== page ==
Mark Fisher, Influential Music Writer and Cultural Theorist, Has Died
Musicians like Kode9, Holly Herndon, and Tim Hecker have paid tribute.
Photo via Repeater Books Twitter.
Influential music writer and political theorist Mark Fisher, known as K-Punk, has died. Zöe Fisher, his wife, confirmed the news on his personal Facebook page, after his publisher Repeater Books broke the news on Twitter Saturday.
Fisher's influential K-Punk blog used a cultural theorist's lens to examine underground and mainstream music throughout the aughts. He was also a founding member of Warwick University's Cybernetic Cultural Research Unit (with musician and label boss Kode9), and a lecturer in the Department of Visual Cultures at Goldsmiths in London.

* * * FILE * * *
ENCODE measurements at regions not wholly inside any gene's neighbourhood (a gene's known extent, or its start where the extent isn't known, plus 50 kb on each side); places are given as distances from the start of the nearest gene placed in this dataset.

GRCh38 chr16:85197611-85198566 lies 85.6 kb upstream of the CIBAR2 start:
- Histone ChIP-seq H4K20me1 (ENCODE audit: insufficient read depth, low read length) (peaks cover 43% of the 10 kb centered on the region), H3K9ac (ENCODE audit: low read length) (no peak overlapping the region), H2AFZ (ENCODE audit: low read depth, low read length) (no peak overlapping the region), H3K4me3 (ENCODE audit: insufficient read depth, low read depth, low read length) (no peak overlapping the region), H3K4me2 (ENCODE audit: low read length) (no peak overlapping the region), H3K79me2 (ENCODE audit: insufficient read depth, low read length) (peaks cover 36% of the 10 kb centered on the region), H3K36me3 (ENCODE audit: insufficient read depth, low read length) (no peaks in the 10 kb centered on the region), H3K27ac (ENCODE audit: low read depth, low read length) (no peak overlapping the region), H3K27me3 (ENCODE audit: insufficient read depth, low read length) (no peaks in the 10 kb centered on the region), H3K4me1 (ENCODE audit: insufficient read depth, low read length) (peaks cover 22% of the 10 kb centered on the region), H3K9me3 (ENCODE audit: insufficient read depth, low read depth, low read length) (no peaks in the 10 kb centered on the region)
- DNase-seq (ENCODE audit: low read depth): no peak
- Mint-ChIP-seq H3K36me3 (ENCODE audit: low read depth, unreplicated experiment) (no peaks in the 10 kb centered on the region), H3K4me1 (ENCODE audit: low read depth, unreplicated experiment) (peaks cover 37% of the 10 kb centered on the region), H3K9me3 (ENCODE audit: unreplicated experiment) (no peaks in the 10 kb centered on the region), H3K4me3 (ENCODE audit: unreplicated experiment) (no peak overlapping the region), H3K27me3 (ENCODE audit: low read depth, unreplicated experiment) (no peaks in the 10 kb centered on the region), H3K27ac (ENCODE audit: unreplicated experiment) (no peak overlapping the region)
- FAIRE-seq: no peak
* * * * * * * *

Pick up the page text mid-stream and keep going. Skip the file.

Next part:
In 2004, Fisher released Ghosts Of My Life, a book chronicling topics such as his mental health struggles. The book also explored Fisher's ideas on "hauntology," which is a method of understanding the world when culture has lost momentum at the "end of history."
"Hauntology is a coming to terms with the permanence of our (dis)possession, the inevitability of dyschronia," Fisher wrote in a blog post in 2006. "I repeat, I re-cite: hauntology is the closest thing we have to a movement, a zeitgeist, at the moment (and one of the uncanniest aspects of it is the fact that there seem to be very few lines of explicit influence among the artists involved)."
In 2009, Fisher released Capitalist Realism: Is There No Alternative?, which argued that after 1989, capitalism presented itself as the only viable political-economic system. The Weird And The Eerie, his final book, was published two weeks ago.
As news of Fisher's death broke, musicians, writers and other theorists took to social media to pay tribute.
In 2015, Motherboard covered Boring Dystopia, an anti-Facebook Facebook group created by Fisher.